Curiosity makes first contact with Martian rock

Considering how long has passed since Curiosity landed on the Red Planet, it was about time the rover started mingling with martian rocks. Its first stop was ‘Jake’.

Martian geology and Curiosity‘s equipment

Credits: NASA/JPL

Curiosity rover stepped down from its crystal palace and made contact with one of the Martian beauties – in other words, for the first time, Curiosity reached out and made personal contact with a Martian rock. NASA had already decided what its first checkpoint will be: the rock named Jake Matijevic, after a legendary JPL engineer who passed away recently.

“In the last few days, the rover has been analyzing Jake Matijevic,” said Ashwin Vasavada, a member of the project. “After searching for a few days, we found this rock that had all the characteristics necessary to cross-compare the measurements from our arm-mounted instruments with those of the mast-mounted instruments.”

The contact was made during Curiosity‘s 46th day on Mars; the rover used its robotic arm and made contact using its Alpha Particle X-Ray Spectrometer (APXS), which was used for a closer inspection of the rock. NASA had limited expectations regarding its research value, the opportunity being regarded rather as an opportunity to test the technical equipment, including the robotic arm, the hand lens, and the X-ray spectrometer.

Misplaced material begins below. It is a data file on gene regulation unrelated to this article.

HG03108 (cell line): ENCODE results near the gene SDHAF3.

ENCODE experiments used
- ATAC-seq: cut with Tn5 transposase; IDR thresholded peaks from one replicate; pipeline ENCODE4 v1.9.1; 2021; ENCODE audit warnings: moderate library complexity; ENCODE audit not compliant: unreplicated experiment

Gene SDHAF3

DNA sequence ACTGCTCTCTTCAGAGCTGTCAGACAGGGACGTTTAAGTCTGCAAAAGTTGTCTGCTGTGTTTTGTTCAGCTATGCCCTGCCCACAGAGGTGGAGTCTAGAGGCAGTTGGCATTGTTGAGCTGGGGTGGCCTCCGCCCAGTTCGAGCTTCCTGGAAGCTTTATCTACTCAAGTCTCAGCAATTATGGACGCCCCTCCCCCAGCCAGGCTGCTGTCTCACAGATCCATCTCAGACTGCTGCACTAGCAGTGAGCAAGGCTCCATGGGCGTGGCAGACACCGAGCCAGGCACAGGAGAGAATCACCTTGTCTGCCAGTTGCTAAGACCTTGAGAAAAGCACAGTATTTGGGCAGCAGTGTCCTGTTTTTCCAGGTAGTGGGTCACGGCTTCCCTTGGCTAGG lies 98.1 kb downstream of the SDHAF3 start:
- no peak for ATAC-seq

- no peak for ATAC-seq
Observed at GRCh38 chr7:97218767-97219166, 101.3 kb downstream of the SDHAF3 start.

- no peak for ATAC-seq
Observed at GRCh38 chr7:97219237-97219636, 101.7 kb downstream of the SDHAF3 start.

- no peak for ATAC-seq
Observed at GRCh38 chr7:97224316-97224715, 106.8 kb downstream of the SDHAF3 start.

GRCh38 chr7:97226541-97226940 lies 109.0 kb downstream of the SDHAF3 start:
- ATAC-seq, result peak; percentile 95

Moving on to more interesting things

NASA hasn’t given that much info regarding the scientific information extracted from the test, but they made it quite clear the test worked out just fine. After performing the analysis, Curiosity traveled a record 138 feet, the biggest distance traveled in a single day after the landing. Its next destination is a location nicknamed Glenelg, an area that satellite images indicate may be a junction between three types of geological terrain. The rover search for suitable soil to scoop up and analyze with its mobile laboratory.

“These near-term objectives will help us get ready for our first major science target, the light-toned fractured unit at Glenelg,” Vasavada said. “We hope to reach there within the next month or two.”

As I mentioned earlier, three different types of terrain meet at Glenelg, and researchers already have their eyes on one of them; as it turns out, one type which is very light toned stores up daily heat well into the night, with no apparent explanation.

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